‘Malick the Maverick’ Wins Cannes’ Top Prize

In spite of  the  French cinema vs. Hollywood cinema perception,  the truth is that nobody loves American films as much as the French, especially when they come from auteurs—a concept they invented—who moved to Paris at the height of their careers, as Terrence Malick did.

This year’s Palme d’Or, Cannes’ top prize, went to Terrence Malick for “The Tree of Life”. He had won one prior, in 1979, for the convoluted “Days of Heaven”. The film spent two years in post-production, during which Malick and his crew experimented with unconventional editing and voice-over techniques. “Days of Heaven” won the Academy Award for Best Cinematography, but was a monumental flop that almost ruined his career, as well as the studio that produced it, Paramount.

Still, following the release of “Days of Heaven”, Malick began developing another project for Paramount, entitled “Q”, that explored the origins of life on earth. During pre-production, he suddenly moved to Paris and disappeared from public view. However, he continued to write screenplays, like “The English Speaker”, about Josef Breuer’s analysis of Anna O; an adaptation of Walker Percy’s “The Moviegoer” and Larry McMurtry’s “The Desert Rose” about Jerry Lee Lewis.

He also wrote a stage adaptation of “Sansho the Bailiff”, directed by Andrzej Wajda.

Malick finally returned to film directing in 1998 with “The Thin Red Line”, a loose adaptation of the James Jones World War II novel of the same name. The movie was nominated for seven Academy Awards, and won the Golden Bear at the 1999 Berlin Film Festival. “The Thin Red Line” was also nominated for an Academy Award for Best Adapted Screenplay and Best Director.

Malick was born in Waco, Texas (one of the settings in “The Tree of Life”). He grew up in Bartlesville, Oklahoma and Texas, working in oil fields. Malick studied philosophy under Stanley Cavell at Harvard University, graduating summa cum laude and Phi Beta Kappa in 1965. He went on to Magdalen College, Oxford, as a Rhodes Scholar. After a disagreement with his tutor, Gilbert Ryle, over his thesis on the concept of world in Kierkegaard, Heidegger, and Wittgenstein, Malick left Oxford without a doctorate degree.

Back in the United States, Malick taught philosophy at MIT while freelancing as a journalist. He wrote articles for Newsweek, The New Yorker, and Life. After one of his screenplays, “Deadhead Miles”, was made into what Paramount Pictures felt to be an unreleasable film, Malick decided to direct his own scripts.   His first work was “Badlands” (1973), an independent film starring Martin Sheen and Sissy Spacek as a young couple on a crime spree in the 1950s.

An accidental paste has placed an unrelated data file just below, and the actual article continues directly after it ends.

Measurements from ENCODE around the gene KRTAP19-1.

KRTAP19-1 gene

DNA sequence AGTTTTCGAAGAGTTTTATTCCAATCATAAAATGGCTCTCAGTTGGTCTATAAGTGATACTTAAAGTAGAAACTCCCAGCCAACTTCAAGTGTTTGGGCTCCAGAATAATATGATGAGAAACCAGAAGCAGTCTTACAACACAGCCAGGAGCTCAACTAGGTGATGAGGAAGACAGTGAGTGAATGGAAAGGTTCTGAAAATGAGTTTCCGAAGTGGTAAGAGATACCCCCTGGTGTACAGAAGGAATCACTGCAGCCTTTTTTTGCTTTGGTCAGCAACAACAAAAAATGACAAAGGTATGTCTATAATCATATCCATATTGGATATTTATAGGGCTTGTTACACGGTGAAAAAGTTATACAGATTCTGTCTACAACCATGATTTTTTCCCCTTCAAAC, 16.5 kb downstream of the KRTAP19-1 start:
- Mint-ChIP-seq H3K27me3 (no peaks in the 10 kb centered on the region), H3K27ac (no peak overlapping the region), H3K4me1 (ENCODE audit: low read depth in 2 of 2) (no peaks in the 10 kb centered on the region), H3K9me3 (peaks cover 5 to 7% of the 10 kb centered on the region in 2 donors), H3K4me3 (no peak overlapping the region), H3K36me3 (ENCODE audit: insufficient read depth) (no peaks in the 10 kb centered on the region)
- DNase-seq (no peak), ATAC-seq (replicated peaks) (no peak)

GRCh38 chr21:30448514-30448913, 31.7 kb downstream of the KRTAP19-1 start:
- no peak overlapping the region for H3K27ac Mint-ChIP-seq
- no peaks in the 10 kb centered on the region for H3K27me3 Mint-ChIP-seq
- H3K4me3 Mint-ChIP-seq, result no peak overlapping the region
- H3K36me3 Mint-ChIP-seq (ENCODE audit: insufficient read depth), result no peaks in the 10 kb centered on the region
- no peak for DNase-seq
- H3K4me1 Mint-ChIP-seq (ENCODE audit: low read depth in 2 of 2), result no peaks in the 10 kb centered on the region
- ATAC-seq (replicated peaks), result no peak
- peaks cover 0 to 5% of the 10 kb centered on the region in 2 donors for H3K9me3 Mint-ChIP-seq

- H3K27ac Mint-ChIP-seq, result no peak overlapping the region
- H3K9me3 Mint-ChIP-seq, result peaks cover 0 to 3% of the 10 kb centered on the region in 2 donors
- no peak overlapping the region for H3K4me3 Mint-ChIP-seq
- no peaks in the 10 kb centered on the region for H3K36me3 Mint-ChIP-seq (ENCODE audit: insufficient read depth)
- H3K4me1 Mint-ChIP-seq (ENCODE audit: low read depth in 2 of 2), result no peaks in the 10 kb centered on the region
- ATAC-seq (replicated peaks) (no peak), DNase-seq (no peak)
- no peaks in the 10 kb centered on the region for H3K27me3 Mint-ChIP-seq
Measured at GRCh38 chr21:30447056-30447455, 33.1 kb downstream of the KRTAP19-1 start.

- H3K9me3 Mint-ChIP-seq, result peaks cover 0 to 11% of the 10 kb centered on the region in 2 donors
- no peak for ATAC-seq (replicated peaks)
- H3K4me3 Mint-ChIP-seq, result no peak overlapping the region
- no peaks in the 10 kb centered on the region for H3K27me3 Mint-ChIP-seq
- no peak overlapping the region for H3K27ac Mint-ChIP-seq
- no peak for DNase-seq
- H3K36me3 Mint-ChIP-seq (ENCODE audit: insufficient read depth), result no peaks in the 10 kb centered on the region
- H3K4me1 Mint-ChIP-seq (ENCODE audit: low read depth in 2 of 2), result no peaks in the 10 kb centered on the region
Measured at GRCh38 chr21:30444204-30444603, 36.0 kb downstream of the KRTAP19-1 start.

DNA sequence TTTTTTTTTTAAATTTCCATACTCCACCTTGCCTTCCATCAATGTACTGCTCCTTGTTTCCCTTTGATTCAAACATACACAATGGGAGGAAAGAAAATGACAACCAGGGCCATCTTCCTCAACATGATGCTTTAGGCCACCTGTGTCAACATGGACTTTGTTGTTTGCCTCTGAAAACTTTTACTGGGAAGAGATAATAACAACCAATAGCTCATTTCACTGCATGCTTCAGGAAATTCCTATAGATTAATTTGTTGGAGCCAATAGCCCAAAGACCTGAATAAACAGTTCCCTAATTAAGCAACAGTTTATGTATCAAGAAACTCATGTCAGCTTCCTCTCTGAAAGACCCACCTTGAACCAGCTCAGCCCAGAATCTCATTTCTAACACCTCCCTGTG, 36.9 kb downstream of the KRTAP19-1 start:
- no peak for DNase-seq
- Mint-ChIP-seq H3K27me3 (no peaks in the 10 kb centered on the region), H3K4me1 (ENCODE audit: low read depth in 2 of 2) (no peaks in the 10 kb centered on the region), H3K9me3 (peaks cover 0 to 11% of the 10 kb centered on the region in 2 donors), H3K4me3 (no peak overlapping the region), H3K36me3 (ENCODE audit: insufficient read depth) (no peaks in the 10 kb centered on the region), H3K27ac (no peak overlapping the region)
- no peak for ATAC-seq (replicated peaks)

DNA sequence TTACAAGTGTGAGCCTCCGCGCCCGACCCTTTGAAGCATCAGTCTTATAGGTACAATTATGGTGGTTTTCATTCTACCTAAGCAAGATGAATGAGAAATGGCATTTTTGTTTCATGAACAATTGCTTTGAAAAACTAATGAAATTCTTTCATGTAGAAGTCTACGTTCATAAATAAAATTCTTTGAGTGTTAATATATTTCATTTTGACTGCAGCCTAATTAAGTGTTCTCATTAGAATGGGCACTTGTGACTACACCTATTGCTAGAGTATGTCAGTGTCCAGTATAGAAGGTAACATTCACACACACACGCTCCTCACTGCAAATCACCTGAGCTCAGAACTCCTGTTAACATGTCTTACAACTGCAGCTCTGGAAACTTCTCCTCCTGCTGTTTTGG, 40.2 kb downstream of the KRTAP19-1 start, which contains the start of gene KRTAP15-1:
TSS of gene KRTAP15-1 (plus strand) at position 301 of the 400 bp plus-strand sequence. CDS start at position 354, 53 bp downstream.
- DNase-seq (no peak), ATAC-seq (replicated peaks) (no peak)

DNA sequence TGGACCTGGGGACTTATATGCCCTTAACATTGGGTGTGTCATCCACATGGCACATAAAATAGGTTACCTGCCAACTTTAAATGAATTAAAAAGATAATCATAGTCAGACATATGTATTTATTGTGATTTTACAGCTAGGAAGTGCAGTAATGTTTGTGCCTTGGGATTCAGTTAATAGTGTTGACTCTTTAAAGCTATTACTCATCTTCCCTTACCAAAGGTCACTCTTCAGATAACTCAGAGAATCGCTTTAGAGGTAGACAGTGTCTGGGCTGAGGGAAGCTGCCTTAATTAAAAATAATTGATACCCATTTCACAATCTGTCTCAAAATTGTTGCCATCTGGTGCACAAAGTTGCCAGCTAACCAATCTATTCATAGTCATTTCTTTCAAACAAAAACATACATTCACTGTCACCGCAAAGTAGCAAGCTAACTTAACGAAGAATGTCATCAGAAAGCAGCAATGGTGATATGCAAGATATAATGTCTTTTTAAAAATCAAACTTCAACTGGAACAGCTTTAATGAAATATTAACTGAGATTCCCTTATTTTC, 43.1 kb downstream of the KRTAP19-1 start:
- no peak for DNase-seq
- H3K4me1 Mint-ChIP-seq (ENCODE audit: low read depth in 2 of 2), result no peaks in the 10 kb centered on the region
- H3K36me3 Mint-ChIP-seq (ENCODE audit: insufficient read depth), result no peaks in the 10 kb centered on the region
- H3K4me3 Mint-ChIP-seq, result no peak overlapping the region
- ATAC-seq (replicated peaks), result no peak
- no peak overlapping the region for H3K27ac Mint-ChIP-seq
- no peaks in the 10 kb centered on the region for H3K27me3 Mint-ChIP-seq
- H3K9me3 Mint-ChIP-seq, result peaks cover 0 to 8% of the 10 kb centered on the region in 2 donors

Badlands drew rave reviews.

In 2005, Malick directed” The New World”, based on a script he had begun developing in the 1970s. “The New World”, which featured a romantic interpretation of the story of John Smith and Pocahontas, took over a million feet of film to shoot.  As a result three different cuts of varying length were released. It was nominated for the Academy Award for Best Cinematography, but received mixed reviews though it has since been hailed as one of the best films of the decade.

The Tree of Life is Malick’s fifth film. Starring Brad Pitt and Sean Penn, it is a family drama spanning multiple time periods and focuses on an individual’s reconciling love, mercy and beauty with the existence of sickness, suffering and death. Heath Ledger had been signed on to the project before his death.

Malick, who resides in Austin, Texas, did not attend the festival. In his name, one of the producers of “The Tree of Life”, Bill Pohlad, received the prize from actress Jane Fonda. Pohlad said :

I have always wanted to speak French, and tonight more than ever. Tonight I have to take the place of a giant. Terrence Malick (who) is very shy and discreet. But I spoke to him today and I know he is very happy to receive this honour. The Tree Of Life was a long journey, but it was all worth it. I would like to thank especially the Festival de Cannes.”

For more information on: The Tree Of Life

The Tree of Life is the first American film to win the Palme d’Or since Fahrenheit 9/11 in 2004.

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